Olympian who says coaching career ended with ammonia leak calls for more inspections
Karen Magnussen says communities need to inspect cooling systems regularly, take risks 'seriously'
Canadian Olympic silver medallist and former world champion figure skater Karen Magnussen can still feel the spot deep in her chest where an ammonia leak burned her lungs six years ago, leaving her disabled and unable to go back to an ice rink to teach the sport she loves.
Magnussen, 65, said the deaths of three men this week in Fernie after an ammonia leak at the local arena is a horrible tragedy. She urged communities across Canada to ensure arena cooling systems are regularly maintained and inspected.
"We're talking about children,'' she said in a telephone interview from her home in Langley, B.C. "Not to mention all the people who are there watching. This should be a priority. This is our national sport for God's sakes. People live in arenas in Canada.''
Magnussen said she was a victim of an ammonia gas leak in November 2011 in North Vancouver at the North Shore Winter Club where she was teaching skating lessons.
"An ammonia leak happened, same as in Fernie, and I was very lucky to not be dead and end up the same as those poor souls in Fernie,'' she said.
Magnussen said she walked out of her office at the club straight into a cloud of ammonia gas. She said she saw arena officials waving at her, but did not know they were warning her to stay away.
No alarm was sounding, she said.
"Now for the last six years my health has deteriorated,'' Magnussen said. "I have lung infections. I cough all the time. It drives my family crazy but I can't help it,'' she said. "I can't even go in a rink.''
Magnussen said when she walked into the hallway and smelled the ammonia she instantly thought about the children and ran to the dressing rooms in the arena. Emergency officials were already there and had evacuated everybody safely.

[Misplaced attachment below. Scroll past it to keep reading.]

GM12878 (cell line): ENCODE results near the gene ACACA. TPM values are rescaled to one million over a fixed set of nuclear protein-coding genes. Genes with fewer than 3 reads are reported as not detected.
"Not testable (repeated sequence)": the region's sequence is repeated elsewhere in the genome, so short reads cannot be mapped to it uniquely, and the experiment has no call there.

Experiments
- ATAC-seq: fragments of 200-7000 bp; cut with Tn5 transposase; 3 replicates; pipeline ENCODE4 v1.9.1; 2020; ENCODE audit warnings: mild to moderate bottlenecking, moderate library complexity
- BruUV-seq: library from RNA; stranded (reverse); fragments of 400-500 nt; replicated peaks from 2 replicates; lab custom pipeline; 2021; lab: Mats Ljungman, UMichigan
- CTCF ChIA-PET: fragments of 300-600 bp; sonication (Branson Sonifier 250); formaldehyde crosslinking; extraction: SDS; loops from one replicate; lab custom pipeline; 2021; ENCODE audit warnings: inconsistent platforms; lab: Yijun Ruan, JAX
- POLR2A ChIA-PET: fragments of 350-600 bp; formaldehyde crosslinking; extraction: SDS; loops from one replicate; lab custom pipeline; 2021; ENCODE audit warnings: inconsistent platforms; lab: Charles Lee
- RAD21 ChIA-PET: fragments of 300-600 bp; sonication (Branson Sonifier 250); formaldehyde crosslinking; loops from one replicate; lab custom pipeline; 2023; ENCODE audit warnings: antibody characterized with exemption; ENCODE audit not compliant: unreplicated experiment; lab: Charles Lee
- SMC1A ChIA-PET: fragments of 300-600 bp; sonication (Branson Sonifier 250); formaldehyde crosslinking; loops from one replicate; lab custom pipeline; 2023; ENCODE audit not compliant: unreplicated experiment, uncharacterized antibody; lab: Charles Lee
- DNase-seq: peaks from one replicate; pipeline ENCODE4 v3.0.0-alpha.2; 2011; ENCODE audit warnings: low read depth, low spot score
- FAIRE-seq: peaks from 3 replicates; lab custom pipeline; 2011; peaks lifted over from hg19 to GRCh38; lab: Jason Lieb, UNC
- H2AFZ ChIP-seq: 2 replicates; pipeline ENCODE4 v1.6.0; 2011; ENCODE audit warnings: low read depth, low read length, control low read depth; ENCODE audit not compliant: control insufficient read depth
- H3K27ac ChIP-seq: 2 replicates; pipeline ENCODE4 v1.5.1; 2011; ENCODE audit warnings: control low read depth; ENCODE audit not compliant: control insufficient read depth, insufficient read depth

She said she was the only victim of the gas leak.
"It burns your throat,'' she said. "I have burned my vocal cords. My lungs were burnt. I get lung infections. I can feel the same spot where the burning was in my lungs every time I get sick, which is often.''
Magnussen said her life-altering experience should have served as a warning across Canada about the dangers, but it apparently did not and now three people are dead.
"I just feel they didn't take it seriously enough,'' she said. "But if they don't a major tragedy will happen in Canada. We have way too many people who are in arenas every single day from six in the morning until midnight.''
Ammonia is commonly used in mechanical refrigeration systems, including those in ice rinks. It is used in liquid form but becomes a gas once it is released into the air.
The Canadian Centre for Occupational Health and Safety says ammonia is a colourless gas that is toxic if inhaled.
B.C.'s coroners' service said the men who died were Fernie residents Wayne Hornquist, 59, and Lloyd Smith, 52, and 46-year-old Jason Podloski of Turner Valley, Alta.
Magnussen won the figure skating silver medal at the 1972 Olympics in Japan. She won the world championship in 1973 in Bratislava in the former Czechoslovakia.
She said she considers herself the victim of a workplace incident that should never have happened.
"My whole livelihood was taken from me,'' Magnussen said. "My career, my health. I wasn't ready to retire. I loved the kids. I loved the hockey players who I worked with.''